Category Archive 'Roger Kimball'
17 Nov 2020
Roger Kimball suggests Auric Goldfinger would find the 2020 Presidential Election end count highly suspicious.
Itâ€™s partly a matter of what I think of as the Goldfinger principle, after the avid gold smelter and nuclear weapons amateur Auric Goldfinger.
Goldfinger was a sensitive man. He didnâ€™t like it when people began looking into to his business ventures with too much curiosity, largely, no doubt, because many were ostentatiously illegal and, in some cases, evidence of grandiose homicidal insanity.
Nevertheless, his response to the repeated unscheduled appearance of James Bond in his life prompted him to make the eminently rational observation that â€œOnce is happenstance. Twice is coincidence. The third time itâ€™s enemy action.â€
It might have been mere coincidence that Joe Biden ran behind Hillary Clinton everywhere except a handful of critical cities in the battleground states of Pennsylvania, Wisconsin, Michigan, Arizona, and Georgia.
That is odd, to be sure, especially when one notes that around midnight on Nov. 3, Donald Trump was running substantially ahead in those states. Then the voting stopped. Everyone yawned and dozed off. When they woke up, what do you know, Joe Biden had the lead everywhere!
Odd. Possible, certainly, but also odd.
It was also odd that the turnout was so large: pushing 90 percent in Milwaukee, for instance, much higher than it was for Hillary, and substantially higher than it was even for Barack Obama.
It was odd, too, that all of what have been described as computer â€œglitchesâ€ benefitted Democrats. They seem to have come to light by accident and, once uncovered, in some cases shifted county elections from the blue column to the red column.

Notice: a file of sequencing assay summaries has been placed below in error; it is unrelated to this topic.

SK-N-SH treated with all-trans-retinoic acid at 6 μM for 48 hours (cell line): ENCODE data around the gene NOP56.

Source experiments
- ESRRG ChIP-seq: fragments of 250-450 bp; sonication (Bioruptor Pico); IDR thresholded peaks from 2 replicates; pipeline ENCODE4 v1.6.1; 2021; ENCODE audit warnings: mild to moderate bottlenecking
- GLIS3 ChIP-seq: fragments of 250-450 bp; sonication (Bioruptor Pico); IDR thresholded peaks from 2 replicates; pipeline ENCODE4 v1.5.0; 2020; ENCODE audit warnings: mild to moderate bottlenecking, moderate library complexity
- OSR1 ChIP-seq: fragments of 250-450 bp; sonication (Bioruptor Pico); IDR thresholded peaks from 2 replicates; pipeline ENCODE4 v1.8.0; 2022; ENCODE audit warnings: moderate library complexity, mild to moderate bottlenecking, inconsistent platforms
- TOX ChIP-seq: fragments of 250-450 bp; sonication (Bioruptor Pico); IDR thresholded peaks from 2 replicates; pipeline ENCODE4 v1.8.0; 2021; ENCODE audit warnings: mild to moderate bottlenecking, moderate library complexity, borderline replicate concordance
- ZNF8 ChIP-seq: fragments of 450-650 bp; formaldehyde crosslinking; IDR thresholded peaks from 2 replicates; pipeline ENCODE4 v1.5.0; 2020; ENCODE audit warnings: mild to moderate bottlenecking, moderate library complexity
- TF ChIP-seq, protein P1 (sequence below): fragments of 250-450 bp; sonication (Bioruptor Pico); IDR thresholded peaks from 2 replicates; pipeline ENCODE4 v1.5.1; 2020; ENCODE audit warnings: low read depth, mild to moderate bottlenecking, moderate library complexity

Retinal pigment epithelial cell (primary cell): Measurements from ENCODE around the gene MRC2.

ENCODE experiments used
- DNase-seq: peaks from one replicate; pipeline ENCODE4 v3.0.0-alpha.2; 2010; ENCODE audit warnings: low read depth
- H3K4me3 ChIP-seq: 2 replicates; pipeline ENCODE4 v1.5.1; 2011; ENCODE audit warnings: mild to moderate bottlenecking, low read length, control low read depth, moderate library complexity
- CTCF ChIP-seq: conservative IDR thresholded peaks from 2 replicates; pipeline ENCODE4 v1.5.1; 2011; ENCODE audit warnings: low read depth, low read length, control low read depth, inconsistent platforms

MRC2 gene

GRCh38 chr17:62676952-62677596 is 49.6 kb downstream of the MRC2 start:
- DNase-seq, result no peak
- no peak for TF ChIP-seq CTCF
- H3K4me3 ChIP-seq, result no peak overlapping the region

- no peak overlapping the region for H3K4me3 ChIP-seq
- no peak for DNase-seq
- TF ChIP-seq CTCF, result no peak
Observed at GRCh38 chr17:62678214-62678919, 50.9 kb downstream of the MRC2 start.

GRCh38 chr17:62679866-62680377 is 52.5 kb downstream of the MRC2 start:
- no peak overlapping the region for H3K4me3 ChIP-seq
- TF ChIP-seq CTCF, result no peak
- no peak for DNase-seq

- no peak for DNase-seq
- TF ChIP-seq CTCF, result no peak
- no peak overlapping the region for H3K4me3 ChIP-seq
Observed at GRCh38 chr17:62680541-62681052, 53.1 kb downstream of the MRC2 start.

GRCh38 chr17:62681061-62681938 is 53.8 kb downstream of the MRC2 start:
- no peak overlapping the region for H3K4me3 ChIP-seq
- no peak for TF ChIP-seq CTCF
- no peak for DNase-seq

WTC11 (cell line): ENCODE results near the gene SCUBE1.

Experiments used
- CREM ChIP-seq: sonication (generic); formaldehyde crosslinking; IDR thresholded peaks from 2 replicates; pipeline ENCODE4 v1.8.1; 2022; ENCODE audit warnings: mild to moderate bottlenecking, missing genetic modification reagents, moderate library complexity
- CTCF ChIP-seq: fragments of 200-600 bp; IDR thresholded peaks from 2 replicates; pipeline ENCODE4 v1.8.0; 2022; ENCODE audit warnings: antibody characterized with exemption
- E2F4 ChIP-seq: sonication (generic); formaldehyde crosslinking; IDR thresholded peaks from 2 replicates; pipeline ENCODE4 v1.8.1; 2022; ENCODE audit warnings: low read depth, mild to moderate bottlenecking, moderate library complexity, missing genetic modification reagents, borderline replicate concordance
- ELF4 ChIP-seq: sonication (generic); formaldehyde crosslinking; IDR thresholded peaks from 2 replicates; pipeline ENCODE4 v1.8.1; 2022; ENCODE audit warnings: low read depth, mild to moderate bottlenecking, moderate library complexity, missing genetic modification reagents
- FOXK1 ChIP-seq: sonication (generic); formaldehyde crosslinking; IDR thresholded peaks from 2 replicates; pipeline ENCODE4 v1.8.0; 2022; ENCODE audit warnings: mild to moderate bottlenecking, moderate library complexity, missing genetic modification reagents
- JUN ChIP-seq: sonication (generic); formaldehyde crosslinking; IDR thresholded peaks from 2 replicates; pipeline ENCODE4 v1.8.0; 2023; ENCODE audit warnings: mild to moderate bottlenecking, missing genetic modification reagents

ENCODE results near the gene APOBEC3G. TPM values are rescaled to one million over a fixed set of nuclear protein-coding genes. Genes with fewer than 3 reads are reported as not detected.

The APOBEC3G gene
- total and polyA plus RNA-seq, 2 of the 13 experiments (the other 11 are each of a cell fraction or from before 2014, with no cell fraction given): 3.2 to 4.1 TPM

Makes you think, as does the ratio of votes for Biden in those late-arriving ballot dumps.
There are so many occasions for thought in this election. There was the apparent violation of Benfordâ€™s Law, for example, a statistical tool widely used to uncover fraud, as well as the tranches of votes that were filled out, every one of them, for Joe Biden, not to mention the tens thousands of ballots that were filled out for Biden-Harris but for no one down ballot, as if someone were hurrying to stuffâ€”I mean castâ€”his ballot.
None of this is dispositive, of course.
Nevertheless, I feel sure that it would have made old Auric Goldfinger ornery.
27 Jan 2020
Roger Kimball reviews Peter Schweizer’s timely new book, Profiles in Corruption.
[Schweizer’s] real subject, however, is not this unsavory lot of so-called â€œprogressiveâ€ politicians. Rather it is a truth of human psychology summed up in Milton Friedmanâ€™s observation that â€œConcentrated power is not rendered harmless by the good intentions of those who create it.â€
All the figures that Schweizer discusses are known as â€œprogressivesâ€ of one stripe or another, from Bernie Sanders and Elizabeth Warren at the heavy-handed redistributionist, socialist end, to Joe Biden in the gabbling senile establishment middle. They all talk about helping the little guy. They are filled to the brim with â€œgood intentions.â€ But the scare quotes are intended. What they are really all about is increasing the power of government, and hence their own power and perquisites, under cover of noble-sounding progressive nostrums.
This brings us to the core of Schweizerâ€™s important book. â€œWhat makes so many people angry at Washington,â€ he notes, â€œis the fact that those with political power get to operate by a different set of rules than the rest of us.â€ Thatâ€™s it in a nutshell.